Heat flows naturally from a higher to a lower temperature. Heat pumps reverse this natural flow, extracting heat energy from a cool source, such as the ground, and delivering it to a hot system, such as a building’s heating system. In the same way that a fridge uses refrigerant to extract heat from the inside, keeping your food cool, a heat pump extracts heat from a range for sources, and uses it to heat your home and hot water. An ideal heat source for a heat pump has a high stable temperature during the heating season. Typical sources of heat in the domestic setting are:
- Ground Source
- Water Source
- Air Source
Ground Source Heat Pumps
Ground Source Heat Pumps do not tap into geothermal heat. Instead they use solar heat that has been stored in the earth. The earth acts as a huge solar collector. Solar energy is absorbed at the earth’s surface. From there it can warm the air. It is also transported downwards into the earth by conduction and washed downwards by rainfall. As you dig deeper into the earth the temperature becomes more and more stable until it approaches the temperature of well water, about 8–10ºC year round. The temperature of the ground is too low for direct use to heat our homes, so it is necessary to refine or to upgrade the temperature of the heat. Electricity is used to upgrade it in the heat pump.
The Coefficient of Performance (CoP) is the key figure used with heat pump systems. It indicates the ratio of useful heat energy output to electrical energy input. If a system has a CoP of 3, for every 1kWh of electricity input you will get 3kWh of heat output. Well-designed systems can achieve a CoP of 3–4. The real bonus of taking this route is that the energy required to concentrate heat is much less than the energy that must be liberated by burning a fuel. This is how one unit of input energy can produce four times as much heat.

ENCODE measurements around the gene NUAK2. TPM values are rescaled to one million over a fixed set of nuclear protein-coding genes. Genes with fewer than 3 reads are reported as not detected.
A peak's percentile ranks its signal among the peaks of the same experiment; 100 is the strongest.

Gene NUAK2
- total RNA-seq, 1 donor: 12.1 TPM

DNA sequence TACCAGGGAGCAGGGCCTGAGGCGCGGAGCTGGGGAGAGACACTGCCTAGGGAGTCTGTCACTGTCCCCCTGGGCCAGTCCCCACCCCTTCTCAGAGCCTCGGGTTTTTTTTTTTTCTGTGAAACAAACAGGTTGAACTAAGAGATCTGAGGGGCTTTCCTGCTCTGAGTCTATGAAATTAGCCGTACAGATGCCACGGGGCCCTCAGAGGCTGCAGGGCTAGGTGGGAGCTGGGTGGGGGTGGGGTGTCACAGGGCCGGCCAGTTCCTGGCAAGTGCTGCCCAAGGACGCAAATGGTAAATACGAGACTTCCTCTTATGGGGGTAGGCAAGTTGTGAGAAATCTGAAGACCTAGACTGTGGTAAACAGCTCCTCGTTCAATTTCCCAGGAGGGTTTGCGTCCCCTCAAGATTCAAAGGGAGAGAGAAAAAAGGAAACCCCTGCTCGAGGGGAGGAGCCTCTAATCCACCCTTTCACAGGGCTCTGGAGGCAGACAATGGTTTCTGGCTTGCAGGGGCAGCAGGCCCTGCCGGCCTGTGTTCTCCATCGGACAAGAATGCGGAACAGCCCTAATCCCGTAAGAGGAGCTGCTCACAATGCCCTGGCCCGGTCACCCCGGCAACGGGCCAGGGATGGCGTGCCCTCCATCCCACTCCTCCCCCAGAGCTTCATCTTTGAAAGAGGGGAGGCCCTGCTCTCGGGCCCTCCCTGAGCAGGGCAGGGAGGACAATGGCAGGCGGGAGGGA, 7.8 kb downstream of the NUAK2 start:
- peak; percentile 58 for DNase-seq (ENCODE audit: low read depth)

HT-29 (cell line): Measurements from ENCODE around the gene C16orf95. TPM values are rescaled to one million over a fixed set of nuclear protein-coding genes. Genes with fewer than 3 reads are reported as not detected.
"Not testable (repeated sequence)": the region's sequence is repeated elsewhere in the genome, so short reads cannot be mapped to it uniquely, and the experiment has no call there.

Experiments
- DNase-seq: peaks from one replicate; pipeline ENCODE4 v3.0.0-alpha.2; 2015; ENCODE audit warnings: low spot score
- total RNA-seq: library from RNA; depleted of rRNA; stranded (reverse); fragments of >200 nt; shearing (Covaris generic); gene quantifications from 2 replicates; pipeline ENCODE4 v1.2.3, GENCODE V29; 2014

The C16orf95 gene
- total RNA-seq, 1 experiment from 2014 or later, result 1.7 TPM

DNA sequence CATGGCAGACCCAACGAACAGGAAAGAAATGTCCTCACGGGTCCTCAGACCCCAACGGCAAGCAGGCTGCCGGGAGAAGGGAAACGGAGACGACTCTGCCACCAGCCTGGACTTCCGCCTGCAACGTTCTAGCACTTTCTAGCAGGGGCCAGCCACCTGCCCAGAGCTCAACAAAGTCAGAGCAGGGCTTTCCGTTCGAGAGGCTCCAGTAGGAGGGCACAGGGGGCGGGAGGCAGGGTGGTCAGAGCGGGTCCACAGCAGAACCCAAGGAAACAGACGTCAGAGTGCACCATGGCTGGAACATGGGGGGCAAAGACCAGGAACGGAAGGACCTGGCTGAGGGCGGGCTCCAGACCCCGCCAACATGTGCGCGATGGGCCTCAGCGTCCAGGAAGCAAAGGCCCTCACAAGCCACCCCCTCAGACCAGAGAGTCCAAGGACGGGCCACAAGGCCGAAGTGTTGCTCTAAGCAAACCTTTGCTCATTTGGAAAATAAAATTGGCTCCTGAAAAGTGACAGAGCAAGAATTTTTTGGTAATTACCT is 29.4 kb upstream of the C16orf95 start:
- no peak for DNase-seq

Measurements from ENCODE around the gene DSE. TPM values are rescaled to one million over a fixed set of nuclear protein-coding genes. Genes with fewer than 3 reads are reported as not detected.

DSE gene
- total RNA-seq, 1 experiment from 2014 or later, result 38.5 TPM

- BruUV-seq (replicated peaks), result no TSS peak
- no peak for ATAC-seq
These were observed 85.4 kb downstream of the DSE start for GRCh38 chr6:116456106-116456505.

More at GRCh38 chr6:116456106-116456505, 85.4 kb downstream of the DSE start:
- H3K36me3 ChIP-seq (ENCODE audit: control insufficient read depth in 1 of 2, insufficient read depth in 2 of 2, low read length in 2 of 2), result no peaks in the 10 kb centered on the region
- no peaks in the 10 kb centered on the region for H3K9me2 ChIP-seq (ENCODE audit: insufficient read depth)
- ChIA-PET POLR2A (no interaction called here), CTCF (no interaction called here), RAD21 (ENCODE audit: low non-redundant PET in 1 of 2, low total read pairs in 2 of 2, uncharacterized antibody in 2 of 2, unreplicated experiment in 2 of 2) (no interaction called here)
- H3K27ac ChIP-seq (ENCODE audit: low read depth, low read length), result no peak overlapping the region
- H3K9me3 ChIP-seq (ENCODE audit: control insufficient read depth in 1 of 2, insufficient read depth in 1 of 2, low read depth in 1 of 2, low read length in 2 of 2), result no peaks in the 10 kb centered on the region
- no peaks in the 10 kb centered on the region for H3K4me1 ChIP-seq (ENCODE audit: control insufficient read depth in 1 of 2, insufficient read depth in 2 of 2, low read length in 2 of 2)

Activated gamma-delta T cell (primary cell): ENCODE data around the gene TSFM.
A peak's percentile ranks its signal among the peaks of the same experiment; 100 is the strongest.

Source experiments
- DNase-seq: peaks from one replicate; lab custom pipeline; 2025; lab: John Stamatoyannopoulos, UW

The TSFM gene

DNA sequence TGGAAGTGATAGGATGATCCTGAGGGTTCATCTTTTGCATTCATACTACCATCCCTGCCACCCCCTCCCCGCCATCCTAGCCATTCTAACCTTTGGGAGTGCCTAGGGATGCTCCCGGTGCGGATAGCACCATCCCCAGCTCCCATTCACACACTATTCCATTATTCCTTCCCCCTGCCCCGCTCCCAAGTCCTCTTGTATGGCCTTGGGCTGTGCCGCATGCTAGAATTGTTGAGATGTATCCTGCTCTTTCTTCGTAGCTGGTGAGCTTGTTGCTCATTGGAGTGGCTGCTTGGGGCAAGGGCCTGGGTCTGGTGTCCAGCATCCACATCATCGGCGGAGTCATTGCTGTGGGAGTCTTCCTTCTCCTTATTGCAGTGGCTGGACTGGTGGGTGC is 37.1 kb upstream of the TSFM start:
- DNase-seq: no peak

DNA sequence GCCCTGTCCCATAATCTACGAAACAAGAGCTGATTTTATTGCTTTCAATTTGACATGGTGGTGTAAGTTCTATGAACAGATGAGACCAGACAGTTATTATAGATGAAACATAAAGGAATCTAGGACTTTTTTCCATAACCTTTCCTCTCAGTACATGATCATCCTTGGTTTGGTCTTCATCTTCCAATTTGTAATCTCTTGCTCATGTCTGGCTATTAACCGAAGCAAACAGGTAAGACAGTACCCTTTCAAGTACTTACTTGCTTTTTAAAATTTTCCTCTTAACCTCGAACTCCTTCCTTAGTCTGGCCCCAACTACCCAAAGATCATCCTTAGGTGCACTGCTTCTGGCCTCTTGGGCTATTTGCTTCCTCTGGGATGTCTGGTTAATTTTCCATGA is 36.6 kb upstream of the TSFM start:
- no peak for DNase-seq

The Coefficient of Performance attainable with this process is limited ultimately by the temperature rise needed to make the heat useful. The smaller the temperature rise, the less energy needed to pump the heat.
Water and air source heat pumps
If at least a ½ acre by 8 ft deep pond or lake is available on your property, a water source system can be installed by laying coils of pipe in the bottom of the body of water. This system tends to be less efficient than ground source due to greater seasonal variations in water temperature.
Air source heat pumps
Air source heat pumps absorb heat from the outside air to heat buildings. Air source heat pumps present an advantage over ground source heat pumps because they require less space to install. They are also cheaper to install because they do not need the ground loop and associated works. When the outdoor temperature drops the efficiency of an air source heat pump drops much more quickly than the ground source option. The best Coefficient of Performance that can be currently achieved with an air source heat pump is CoP 3. However systems are improving.
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